There has been a few remarkable earthquakes, and some pretty terrific fires also. The Finnly Creek fire burned from Finnly creek on the Wolf Ranch on Telegraph Ridge to Shelter Cove and out to sea in one night. Over ten thousand acres. It was fanned by a strong land wind, like a Santa Anna Wind but the Southern Californians get upset if you use that term because they own it.

Then more recently the Saddle fire and the Canoe Fire. But most people know about the recent stuff, I just though you might like to hear about some of the things that happened around here to the best of my recollection. Some things I’ve left vague because I can’t remember the exact dates, or numbers but otherwise this is a fairly accurate recolllection of things. Please feel free to add to, or correct me.

14 comments:

Fred said...

I've never heard how it affected Garberville, but back in 1977-78(?) there was a big windstorm up here. I can't remember what month it was in. If someone else can, please let me know.

Winds up on Kneeland supposedly went over 90mph and power in some areas of Eureka was out for 3 days, or more.

I was a caretaker on a ranch up in Maple Creek at the time and lived in a cabin with no electricity or running water, so I didn't have to worry about the power going out and I just listened to my battery powered transistor radio to find out what was going on.

It started out just as wind just after dark, if memory serves me correct, and then kept getting stronger. I think it was around 9 or 10pm that I realized something was wrong and it wasn't just an ordinary wind storm.

I could hear trees snapping and falling down all up and down the mountain. I was scared to death because I had some big fir or pine trees right next to my cabin and I could just imagine them falling down and smashing the cabin with me inside and the wood stove setting everything on fire.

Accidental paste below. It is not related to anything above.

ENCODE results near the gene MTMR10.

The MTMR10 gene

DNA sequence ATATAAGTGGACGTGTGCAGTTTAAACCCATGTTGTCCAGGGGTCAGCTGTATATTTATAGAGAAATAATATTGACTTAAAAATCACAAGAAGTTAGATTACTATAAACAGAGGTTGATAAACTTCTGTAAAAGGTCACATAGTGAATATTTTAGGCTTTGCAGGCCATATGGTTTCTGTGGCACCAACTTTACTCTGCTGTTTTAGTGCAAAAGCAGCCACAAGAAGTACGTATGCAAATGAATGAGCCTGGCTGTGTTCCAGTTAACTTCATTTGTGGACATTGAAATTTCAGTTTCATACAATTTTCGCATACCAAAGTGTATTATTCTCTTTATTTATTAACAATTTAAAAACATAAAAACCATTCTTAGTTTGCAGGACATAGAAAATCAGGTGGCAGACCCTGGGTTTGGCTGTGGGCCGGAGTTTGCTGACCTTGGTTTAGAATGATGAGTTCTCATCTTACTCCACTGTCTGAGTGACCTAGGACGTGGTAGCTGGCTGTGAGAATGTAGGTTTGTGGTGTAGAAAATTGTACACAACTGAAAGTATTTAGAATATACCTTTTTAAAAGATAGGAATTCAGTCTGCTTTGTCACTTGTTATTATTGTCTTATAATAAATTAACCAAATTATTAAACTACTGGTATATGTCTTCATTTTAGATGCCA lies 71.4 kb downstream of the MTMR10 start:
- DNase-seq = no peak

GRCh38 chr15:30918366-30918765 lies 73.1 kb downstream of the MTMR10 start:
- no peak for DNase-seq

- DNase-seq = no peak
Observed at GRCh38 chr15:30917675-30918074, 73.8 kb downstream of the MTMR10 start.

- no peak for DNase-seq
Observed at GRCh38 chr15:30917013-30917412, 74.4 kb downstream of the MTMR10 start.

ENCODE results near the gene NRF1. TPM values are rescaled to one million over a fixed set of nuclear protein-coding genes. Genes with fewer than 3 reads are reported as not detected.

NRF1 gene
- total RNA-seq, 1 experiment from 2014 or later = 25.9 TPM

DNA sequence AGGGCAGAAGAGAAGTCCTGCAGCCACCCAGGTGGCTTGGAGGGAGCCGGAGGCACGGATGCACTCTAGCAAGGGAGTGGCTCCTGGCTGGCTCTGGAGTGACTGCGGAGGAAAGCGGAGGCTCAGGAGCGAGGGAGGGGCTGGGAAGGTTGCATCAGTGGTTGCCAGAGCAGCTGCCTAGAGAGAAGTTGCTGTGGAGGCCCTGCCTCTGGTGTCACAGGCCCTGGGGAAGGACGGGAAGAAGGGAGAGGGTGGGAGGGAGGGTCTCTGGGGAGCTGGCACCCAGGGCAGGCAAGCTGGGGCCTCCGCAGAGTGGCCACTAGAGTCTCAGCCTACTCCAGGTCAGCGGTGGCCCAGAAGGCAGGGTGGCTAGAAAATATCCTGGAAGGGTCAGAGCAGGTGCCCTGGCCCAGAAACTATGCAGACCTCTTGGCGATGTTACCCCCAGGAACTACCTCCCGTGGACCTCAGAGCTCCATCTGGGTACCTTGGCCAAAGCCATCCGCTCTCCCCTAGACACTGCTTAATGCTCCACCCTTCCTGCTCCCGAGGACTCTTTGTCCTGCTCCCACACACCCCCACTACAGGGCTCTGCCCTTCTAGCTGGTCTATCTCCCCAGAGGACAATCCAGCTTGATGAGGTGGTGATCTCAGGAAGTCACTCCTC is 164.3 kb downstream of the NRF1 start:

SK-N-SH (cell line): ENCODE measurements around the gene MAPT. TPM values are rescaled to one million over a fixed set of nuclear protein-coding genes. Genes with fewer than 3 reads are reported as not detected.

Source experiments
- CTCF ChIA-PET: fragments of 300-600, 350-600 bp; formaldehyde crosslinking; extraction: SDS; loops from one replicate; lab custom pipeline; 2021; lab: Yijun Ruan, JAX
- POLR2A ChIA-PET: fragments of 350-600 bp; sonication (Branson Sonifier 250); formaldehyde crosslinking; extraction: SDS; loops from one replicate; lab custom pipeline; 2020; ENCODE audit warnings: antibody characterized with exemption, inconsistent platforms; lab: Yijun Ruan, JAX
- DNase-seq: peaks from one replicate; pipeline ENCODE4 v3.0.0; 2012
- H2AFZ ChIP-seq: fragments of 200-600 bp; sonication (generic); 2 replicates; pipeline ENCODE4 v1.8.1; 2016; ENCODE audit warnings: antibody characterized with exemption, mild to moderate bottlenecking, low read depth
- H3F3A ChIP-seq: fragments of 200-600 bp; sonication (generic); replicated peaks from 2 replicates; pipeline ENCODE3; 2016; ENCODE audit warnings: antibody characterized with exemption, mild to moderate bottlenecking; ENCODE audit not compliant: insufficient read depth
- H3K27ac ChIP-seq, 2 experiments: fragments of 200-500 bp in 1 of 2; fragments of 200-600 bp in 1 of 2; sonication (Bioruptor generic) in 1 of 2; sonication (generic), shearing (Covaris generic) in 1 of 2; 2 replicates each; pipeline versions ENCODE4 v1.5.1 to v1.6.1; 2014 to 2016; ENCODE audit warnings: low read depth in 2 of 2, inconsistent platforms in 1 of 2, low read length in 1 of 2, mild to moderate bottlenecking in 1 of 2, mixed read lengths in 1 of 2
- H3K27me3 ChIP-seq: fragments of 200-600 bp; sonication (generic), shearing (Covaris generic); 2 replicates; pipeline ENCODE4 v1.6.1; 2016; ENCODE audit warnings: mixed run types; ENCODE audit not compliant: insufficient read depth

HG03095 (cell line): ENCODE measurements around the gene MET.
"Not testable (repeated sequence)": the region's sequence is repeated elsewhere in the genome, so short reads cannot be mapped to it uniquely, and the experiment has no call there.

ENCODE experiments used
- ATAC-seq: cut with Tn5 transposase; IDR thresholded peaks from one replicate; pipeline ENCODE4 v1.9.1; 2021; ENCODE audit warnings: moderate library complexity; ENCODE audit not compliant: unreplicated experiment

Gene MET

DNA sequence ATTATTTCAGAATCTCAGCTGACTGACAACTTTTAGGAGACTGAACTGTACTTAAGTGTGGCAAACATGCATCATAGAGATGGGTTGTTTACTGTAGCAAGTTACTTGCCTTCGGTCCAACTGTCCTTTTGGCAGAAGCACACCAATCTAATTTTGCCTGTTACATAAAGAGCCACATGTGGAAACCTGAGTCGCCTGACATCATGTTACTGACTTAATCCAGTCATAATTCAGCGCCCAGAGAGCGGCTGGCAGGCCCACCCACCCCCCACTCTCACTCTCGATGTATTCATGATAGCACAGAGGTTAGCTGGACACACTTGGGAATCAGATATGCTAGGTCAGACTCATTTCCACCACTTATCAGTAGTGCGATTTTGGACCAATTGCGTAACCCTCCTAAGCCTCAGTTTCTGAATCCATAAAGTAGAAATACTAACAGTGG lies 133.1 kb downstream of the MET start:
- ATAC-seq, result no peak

I thought maybe I should make a run for my bosses' cabin- maybe a mile away. He didn't have any trees near his place.

I put on the hard hat I still had from back in my C/R Forestry days, grabbed my flashlight and went outside. Shining the light up in the trees I could see huge branches flying through the air. Some were probably as thick as my leg at their base.

I decide it was too dangerous to try and make my escape so I just hunkered down, although I was ready to leave the cabin on a seconds notice if I heard a tree falling.

I was scared to death, and the gal at KRED radio was my only contact with the outside world (or anywhere for that matter).

I remember that station closed down at night back then. I forget what time. I was so glad when it came time for KRED to sign off the gal said that they were on generator power and she was going to keep the station up and running. She said bad things were happening outside with the windstorm, everybody should stay inside and she'd keep the information flowing as best she could.

I remember one thing that she announced, while keeping everyone informed, was some barn had blown off its foundation and across some road.

I believe the Ferndale Fairgrounds also lost the roof to the bleachers at the race track.

I forget when the wind finally subsided. I think by around 4am it finally lightened up.

When we had that big blow two or three years ago some were claiming it was evidence of global warming. I thought it was fun, as I did here back then, to bring up the old wind storm of '77/'78 which was probably just as bad.

It was actually worse for me as that old windstorm was one of my life's scarier experiences.

Greg said...

It snowed in Baghdad yesterday for the first time in memory. Historic weather stories must happen everywhere.